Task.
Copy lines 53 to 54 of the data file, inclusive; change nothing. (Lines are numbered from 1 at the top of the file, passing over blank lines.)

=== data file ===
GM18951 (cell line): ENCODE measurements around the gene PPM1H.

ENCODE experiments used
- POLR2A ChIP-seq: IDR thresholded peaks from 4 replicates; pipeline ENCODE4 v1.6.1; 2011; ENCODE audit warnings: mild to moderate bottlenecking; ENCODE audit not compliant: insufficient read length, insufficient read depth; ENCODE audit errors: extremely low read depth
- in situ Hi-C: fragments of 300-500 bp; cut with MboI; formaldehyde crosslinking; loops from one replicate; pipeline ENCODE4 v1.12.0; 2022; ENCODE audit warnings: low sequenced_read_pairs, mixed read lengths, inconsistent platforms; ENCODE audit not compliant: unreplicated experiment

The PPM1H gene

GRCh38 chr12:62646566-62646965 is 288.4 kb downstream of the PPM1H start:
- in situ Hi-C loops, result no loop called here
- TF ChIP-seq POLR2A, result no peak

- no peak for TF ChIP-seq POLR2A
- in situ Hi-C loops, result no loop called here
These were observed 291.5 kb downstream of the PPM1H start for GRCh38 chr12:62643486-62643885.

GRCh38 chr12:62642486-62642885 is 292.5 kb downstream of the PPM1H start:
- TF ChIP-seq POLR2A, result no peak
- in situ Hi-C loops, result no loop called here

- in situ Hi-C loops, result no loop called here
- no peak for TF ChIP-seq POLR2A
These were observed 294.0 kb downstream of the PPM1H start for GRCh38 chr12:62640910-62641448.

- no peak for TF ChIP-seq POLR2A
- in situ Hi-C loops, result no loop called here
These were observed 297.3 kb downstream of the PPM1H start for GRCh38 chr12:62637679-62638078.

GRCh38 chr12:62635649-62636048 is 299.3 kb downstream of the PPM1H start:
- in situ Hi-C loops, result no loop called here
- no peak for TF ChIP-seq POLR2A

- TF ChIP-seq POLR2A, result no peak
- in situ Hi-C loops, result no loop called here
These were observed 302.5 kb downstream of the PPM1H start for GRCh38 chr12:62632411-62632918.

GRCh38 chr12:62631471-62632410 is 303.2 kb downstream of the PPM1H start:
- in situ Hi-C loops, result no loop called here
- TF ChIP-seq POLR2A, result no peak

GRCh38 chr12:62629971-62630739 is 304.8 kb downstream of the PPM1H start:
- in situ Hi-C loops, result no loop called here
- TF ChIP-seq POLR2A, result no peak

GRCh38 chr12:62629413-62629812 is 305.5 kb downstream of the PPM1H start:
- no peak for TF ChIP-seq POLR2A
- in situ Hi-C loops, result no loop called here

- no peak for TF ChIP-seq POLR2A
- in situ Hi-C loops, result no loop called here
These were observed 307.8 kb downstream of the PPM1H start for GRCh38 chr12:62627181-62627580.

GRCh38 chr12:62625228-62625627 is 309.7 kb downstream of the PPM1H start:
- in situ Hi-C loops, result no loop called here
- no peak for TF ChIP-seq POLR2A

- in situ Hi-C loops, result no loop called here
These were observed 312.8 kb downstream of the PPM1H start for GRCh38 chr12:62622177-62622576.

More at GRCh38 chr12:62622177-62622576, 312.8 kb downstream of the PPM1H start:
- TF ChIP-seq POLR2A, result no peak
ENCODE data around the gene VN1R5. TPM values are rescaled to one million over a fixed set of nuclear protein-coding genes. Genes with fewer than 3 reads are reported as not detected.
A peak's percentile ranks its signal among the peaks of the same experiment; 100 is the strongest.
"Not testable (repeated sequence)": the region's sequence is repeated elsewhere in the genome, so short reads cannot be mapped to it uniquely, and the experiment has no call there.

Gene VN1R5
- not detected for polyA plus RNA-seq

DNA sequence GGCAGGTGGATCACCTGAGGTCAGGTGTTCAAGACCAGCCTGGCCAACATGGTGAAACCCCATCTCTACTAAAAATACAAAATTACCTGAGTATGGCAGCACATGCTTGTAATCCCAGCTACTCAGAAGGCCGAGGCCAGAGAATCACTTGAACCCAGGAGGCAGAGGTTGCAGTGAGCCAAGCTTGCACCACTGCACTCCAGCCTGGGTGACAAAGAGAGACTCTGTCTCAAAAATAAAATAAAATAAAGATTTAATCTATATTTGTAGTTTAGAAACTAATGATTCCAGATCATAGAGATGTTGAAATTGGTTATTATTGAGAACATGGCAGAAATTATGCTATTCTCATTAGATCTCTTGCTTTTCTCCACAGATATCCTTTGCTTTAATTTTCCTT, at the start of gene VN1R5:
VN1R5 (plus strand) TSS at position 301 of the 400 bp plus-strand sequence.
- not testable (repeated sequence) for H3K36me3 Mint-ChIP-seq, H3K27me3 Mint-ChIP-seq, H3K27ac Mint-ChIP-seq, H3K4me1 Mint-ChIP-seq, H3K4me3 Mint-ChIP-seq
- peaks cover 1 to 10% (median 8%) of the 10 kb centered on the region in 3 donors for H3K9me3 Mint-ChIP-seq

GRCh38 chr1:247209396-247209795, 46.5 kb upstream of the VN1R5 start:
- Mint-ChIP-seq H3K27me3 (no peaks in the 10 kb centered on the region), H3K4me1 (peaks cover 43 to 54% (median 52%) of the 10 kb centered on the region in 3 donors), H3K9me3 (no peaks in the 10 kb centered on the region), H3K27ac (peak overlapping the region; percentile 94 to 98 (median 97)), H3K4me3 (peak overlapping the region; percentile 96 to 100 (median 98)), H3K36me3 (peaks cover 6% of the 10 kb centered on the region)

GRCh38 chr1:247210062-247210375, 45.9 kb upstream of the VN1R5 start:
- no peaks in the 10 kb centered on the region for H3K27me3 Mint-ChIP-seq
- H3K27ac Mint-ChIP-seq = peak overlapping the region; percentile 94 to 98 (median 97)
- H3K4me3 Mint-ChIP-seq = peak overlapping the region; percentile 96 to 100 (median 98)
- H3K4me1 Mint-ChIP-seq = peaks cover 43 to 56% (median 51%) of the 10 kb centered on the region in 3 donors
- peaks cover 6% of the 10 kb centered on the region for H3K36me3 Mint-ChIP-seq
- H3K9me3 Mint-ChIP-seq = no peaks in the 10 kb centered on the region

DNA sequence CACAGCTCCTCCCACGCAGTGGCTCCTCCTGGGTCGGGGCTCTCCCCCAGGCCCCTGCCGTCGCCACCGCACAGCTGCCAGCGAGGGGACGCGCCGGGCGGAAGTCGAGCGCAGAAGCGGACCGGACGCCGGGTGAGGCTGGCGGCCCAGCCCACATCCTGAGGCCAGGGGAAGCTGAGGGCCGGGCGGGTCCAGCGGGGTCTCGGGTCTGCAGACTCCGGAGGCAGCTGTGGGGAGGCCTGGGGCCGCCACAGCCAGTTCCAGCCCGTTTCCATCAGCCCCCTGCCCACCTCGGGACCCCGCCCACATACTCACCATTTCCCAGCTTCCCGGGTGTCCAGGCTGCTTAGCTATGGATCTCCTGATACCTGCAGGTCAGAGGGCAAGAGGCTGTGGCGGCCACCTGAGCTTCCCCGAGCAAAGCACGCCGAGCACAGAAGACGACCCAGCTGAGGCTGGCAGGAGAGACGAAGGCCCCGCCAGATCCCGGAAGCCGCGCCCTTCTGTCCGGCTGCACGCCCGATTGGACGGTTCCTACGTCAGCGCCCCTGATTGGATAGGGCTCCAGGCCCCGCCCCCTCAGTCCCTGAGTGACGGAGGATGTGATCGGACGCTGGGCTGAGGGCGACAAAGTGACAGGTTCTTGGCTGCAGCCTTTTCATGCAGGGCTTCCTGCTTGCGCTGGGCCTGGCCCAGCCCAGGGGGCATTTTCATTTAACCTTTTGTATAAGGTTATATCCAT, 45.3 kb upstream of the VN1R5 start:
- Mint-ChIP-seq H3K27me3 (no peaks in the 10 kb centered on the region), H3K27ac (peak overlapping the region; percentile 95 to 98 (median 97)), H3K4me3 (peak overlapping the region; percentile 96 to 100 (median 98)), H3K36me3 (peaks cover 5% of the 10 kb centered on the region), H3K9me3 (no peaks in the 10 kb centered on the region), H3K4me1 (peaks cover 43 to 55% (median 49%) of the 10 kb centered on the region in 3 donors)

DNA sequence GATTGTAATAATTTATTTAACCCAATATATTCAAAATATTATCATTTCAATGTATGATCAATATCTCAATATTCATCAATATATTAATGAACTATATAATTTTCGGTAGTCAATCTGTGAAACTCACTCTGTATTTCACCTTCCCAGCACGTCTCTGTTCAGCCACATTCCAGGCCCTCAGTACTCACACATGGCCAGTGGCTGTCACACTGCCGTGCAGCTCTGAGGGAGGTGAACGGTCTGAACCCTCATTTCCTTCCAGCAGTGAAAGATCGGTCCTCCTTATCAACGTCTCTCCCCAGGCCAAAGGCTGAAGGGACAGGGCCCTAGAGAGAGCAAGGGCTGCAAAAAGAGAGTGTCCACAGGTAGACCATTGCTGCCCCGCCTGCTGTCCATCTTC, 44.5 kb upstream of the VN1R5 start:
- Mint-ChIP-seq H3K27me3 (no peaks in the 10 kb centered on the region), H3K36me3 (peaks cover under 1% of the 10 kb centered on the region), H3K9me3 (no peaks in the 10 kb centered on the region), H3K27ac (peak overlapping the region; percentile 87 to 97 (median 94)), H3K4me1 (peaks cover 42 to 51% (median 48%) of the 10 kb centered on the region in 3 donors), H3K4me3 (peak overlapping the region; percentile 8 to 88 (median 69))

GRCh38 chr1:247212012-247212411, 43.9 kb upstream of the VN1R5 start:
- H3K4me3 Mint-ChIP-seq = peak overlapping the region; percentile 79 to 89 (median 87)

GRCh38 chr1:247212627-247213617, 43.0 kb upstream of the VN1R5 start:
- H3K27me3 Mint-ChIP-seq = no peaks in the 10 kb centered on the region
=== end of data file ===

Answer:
- not testable (repeated sequence) for H3K36me3 Mint-ChIP-seq, H3K27me3 Mint-ChIP-seq, H3K27ac Mint-ChIP-seq, H3K4me1 Mint-ChIP-seq, H3K4me3 Mint-ChIP-seq
- peaks cover 1 to 10% (median 8%) of the 10 kb centered on the region in 3 donors for H3K9me3 Mint-ChIP-seq